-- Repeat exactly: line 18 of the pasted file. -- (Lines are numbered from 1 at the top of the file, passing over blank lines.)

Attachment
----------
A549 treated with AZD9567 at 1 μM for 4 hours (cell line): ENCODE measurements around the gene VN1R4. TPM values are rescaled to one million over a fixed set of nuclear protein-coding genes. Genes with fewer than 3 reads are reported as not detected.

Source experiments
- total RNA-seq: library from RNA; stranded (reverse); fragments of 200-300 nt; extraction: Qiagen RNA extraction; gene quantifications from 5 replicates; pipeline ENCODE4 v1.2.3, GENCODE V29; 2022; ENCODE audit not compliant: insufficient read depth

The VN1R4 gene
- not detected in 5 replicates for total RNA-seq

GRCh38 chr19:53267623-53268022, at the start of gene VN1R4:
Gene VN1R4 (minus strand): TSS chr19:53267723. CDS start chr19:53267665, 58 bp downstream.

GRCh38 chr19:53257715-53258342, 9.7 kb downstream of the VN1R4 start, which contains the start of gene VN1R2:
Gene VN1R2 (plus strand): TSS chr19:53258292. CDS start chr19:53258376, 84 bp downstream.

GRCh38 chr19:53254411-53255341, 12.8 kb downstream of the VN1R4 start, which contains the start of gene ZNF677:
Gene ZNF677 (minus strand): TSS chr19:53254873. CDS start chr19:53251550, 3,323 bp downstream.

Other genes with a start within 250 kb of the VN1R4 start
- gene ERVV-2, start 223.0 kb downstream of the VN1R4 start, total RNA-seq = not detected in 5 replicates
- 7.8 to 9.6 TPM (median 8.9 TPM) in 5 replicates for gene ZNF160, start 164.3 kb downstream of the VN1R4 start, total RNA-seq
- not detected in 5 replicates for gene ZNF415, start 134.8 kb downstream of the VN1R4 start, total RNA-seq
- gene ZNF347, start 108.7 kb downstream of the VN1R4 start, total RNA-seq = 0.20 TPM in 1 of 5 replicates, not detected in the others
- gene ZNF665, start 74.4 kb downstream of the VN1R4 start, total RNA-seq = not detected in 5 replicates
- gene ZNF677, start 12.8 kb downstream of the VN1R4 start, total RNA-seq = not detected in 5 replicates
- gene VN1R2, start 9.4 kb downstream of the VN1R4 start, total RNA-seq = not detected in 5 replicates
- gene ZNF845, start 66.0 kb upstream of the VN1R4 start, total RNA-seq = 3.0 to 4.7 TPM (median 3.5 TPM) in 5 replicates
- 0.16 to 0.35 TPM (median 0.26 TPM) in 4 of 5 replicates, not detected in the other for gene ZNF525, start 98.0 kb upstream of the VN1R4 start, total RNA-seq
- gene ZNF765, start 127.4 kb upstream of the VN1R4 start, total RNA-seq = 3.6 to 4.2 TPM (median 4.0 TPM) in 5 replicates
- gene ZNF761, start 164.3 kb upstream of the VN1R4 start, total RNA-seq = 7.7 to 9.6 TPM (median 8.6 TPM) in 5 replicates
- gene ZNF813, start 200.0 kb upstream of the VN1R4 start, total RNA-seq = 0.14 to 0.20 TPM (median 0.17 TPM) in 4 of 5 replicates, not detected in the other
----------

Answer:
- gene ZNF677, start 12.8 kb downstream of the VN1R4 start, total RNA-seq = not detected in 5 replicates